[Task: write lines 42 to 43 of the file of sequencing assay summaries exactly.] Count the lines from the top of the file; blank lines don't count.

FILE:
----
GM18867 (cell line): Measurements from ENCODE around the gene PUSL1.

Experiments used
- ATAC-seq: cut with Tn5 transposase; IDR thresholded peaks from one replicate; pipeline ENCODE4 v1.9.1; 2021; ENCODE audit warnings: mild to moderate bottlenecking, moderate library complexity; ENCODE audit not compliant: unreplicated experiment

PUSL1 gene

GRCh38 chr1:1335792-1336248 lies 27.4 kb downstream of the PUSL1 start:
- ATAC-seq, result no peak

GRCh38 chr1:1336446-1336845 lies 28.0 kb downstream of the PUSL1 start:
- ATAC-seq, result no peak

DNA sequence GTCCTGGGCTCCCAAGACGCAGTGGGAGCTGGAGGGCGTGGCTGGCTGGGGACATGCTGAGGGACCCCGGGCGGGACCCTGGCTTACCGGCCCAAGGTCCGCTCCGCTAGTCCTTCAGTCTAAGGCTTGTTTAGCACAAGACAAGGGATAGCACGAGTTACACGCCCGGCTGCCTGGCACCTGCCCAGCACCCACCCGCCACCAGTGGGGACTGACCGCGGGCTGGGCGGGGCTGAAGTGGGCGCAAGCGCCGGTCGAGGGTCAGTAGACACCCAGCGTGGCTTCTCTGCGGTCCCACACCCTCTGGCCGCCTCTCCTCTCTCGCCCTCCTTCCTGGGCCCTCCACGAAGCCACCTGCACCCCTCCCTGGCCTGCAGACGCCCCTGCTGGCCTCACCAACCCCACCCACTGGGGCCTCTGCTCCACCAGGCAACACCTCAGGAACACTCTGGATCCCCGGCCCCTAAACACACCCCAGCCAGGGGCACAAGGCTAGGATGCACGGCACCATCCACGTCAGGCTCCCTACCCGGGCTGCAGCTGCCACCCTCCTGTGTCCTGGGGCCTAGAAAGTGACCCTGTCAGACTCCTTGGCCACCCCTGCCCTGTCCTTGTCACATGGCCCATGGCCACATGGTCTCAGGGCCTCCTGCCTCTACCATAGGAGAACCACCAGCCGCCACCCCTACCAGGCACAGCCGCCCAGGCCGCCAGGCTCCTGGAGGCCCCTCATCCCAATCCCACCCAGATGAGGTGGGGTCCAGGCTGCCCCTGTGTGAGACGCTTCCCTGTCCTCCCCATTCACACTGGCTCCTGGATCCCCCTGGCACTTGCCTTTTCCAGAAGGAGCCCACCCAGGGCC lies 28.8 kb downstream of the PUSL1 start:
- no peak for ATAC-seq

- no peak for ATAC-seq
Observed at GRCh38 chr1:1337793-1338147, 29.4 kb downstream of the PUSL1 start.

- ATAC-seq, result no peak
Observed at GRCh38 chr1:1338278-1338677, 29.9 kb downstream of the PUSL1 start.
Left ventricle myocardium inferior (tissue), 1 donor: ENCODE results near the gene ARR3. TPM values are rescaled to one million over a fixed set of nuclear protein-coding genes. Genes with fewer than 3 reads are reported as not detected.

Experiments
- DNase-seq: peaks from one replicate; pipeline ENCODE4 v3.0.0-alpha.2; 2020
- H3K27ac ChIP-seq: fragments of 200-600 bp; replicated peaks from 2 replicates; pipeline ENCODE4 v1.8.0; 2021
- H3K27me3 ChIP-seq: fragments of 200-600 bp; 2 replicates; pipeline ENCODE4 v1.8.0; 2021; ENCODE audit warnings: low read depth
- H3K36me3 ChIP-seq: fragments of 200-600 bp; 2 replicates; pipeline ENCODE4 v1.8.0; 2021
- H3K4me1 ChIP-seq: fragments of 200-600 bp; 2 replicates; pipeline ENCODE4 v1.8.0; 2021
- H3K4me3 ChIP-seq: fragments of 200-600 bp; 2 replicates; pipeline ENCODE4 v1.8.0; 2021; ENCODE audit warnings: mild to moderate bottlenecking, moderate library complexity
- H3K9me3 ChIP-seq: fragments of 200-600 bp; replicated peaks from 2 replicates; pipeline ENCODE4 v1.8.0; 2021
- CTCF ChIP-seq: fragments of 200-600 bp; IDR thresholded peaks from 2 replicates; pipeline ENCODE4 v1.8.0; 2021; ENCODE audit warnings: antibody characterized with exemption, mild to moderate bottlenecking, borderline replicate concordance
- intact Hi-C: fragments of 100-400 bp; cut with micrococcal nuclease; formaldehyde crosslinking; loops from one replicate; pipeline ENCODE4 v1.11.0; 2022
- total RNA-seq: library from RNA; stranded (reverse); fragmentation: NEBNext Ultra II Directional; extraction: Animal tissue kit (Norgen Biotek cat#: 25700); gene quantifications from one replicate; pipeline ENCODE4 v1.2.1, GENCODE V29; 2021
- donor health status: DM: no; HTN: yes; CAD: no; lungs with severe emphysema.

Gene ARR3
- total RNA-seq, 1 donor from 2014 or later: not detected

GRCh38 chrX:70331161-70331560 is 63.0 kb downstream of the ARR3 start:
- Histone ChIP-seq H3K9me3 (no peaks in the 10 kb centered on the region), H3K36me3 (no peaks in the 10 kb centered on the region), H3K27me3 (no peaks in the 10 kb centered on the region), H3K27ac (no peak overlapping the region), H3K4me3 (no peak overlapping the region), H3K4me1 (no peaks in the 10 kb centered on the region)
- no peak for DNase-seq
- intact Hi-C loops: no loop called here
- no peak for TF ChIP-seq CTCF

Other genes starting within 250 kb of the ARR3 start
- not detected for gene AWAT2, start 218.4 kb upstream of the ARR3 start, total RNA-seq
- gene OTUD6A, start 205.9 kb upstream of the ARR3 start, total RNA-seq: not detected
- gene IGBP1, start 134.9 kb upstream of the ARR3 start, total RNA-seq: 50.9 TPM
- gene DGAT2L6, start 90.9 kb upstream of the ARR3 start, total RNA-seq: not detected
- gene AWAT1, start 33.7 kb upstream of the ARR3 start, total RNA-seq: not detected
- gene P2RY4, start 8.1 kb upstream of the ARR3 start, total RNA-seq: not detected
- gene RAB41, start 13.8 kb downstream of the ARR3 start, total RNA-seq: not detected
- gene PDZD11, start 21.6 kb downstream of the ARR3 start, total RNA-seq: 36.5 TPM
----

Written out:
- gene RAB41, start 13.8 kb downstream of the ARR3 start, total RNA-seq: not detected
- gene PDZD11, start 21.6 kb downstream of the ARR3 start, total RNA-seq: 36.5 TPM